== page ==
Ethics, Social Semiotics and Creativity
During a seminar with @jordi_a at @argeturv , I interrupted his line of thought to say “Technology did not change the world; people did”. Don’t get me wrong, it was a quite informal conversation. Jordi was there telling us how he evolved over the last ten years from being someone who would try out any new piece of technology available in the market into being someone who questions every single aspect of applying technology in education. Jordi has been a reference in the Spanish scenario of educational technology for a good while. To my eyes, his later version is so much more interesting the the first ones and so is what he does and says. The thing is that after my interruption, Jordi, very calmly, told me: “Oh, didn’t it? Maybe you should know that there are people out there who ascribe some form of moral agency to technology.”, or something like that. I said, “What?”.
The “moral agency to technology” sounded like nuts for me. Before I gave the theme any consideration, my ideas about humans and technology were very clear: humans make and use technologies. Period. I understood technologies as meaning delivery artifacts, semiotic resources. But after reading “The moral status of technological artifacts”, edited by Peter Kroes and Peter-Paul Verbeek, I now think I did not quite understood what I myself was saying and writing. I had to go back to “Literacy in the new media age”, by Gunther Kress, to reorganize my thoughts. I’m not done yet😉, but here is what has emerged for the moment.
@ppverbeek argues intentionality, freedom, and agency – generally ascribed exclusively to humans – are in fact the result of intricate connections and interactions between human beings and technological artifacts. This is how material artifacts penetrate the realm of Ethics. Peter thinks it is necessary to “develop an alternative account of the relations between humans and technologies in ethical theory – an account that allows us to understand how moral practices are coproductions of humans and technologies, rather than exclusively human affairs in which technologies can only play instrumental or obstructive roles.” And there we go: artifacts have moral significance. Peter does not mean machines have agency themselves. Instead, he invites us to reconsider moral agency as a fundamentally hybrid affair. “The central idea is that technologies-in-use help to establish relations between human beings and their environment. In these relations, technologies are not merely silent ‘intermediaries’ but active ‘mediators’ that help to constitute the entities that have a relationship ‘through’ the technology.”
I am totally seduced by this argument. Actually, I am re-reading Social Semiotics with new glances now. It is like, \o/ How could I not see that? Gunther Kress says in many different moments that the affordances of technology give rise to the expression of social factors. He considers social conditions to enable that in first instance, but he reminds us “we also have to remain aware that technology as a tool has its shaping effect”. He goes on to say that “practices can only be understood when the potentials and limitations of tools with which one practices are understood”. Gunther defines his academic work as an intent of understanding how we as humans come to be who we are in our cultural and social environments. I would add, come to be who we are using the tools we have at our disposal, but I think that might only be redundant. What is implicit in Gunther’ interest statement is that we are not just humans. We come to be who we are. And we do so as we use tools. So using tools changes us as much as we change/create the tools we use – please excuse me if I am going too far, I get really exited thinking about this kind of things. This will take us inevitably to reconsider moral agency as a fundamentally hybrid affair, right?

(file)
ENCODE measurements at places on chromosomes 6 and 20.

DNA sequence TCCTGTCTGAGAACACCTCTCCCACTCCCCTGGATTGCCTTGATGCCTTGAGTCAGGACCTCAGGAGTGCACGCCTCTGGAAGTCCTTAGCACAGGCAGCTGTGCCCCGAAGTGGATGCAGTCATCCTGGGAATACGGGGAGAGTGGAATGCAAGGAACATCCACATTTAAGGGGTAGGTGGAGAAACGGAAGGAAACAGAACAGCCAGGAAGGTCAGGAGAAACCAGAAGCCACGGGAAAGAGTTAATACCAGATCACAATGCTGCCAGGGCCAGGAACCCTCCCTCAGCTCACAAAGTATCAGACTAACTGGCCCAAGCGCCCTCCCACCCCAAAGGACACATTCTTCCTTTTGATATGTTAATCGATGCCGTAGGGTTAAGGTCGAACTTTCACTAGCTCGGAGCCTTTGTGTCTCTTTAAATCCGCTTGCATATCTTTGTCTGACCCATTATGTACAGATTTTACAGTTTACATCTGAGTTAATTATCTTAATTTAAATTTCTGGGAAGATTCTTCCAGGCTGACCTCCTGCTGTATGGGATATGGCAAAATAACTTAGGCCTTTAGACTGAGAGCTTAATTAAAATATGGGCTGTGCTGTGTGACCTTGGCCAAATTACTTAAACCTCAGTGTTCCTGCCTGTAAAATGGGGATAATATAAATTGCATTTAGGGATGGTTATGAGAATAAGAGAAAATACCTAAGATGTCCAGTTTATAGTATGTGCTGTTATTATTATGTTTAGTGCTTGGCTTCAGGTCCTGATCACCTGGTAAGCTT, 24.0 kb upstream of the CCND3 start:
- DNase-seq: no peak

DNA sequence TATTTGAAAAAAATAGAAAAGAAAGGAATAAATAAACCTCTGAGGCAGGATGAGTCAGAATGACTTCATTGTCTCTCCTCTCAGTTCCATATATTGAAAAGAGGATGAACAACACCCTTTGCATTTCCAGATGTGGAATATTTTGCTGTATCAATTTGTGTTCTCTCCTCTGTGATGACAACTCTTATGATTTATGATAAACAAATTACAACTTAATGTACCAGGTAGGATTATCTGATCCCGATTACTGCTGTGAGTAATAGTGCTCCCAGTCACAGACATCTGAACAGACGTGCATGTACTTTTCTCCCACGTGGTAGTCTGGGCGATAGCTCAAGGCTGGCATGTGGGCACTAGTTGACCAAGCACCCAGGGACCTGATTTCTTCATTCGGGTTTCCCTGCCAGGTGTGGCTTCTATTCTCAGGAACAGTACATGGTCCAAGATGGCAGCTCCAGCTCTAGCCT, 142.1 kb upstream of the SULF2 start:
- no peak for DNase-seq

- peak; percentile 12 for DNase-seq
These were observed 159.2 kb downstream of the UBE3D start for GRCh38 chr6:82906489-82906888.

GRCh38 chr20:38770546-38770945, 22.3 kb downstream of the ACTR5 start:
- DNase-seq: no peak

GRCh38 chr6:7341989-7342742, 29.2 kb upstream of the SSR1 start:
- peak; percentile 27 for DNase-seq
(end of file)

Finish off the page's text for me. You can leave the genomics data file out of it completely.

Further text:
And we can go further and think of learning. Learning in a world where meaning is mediated through an unprecedented variety of technology delivery artifacts needs to be reconsidered as much as moral agency. In “Advances in language and education”, Gunther says that “when you learn to represent, you learn a whole orientation to the world – certainly to the cultural wold, but maybe also as a means of semioticizing the natural world”. At least some technologies are means we use to semioticize the natural world. As humans, we change things, but we change too in the process. Do we change ourselves or do things we create change us? This is probably not relevant – or maybe it is -, but the point is that, as I had read one thousand times in Gunther Kress’ work, “the resources through which meaning is made are changed in the process of meaning making, but so is the inner disposition of those who have made that meaning inwardly in interpretation or outwardly in articulation”. This is precisely what takes me to creativity.
However, there is a paradox here. I can theoretically asume that even as we speak we are never only using a system. We are always to some extent creating, doing semiotic work. Semiotic work is always creative work, at least to some extent. The paradox is that when I ask my student teachers do create an education resource and tell them it can be of any theme, they can use any tool, it can be aimed at anyone… Most of their work is so plain: help kids identify the name of the colors, help kids develop habits like brushing their teeth.
Ok, I will leave it here. I’m becoming negative and i really don’t feel like after having been able to put down my thoughts on my new discovery in the filed of Ethics and my renewed way of looking at Social Semiotics. Thank you Jordi, Peter and Gunther. You chance the world with your semiotic work.
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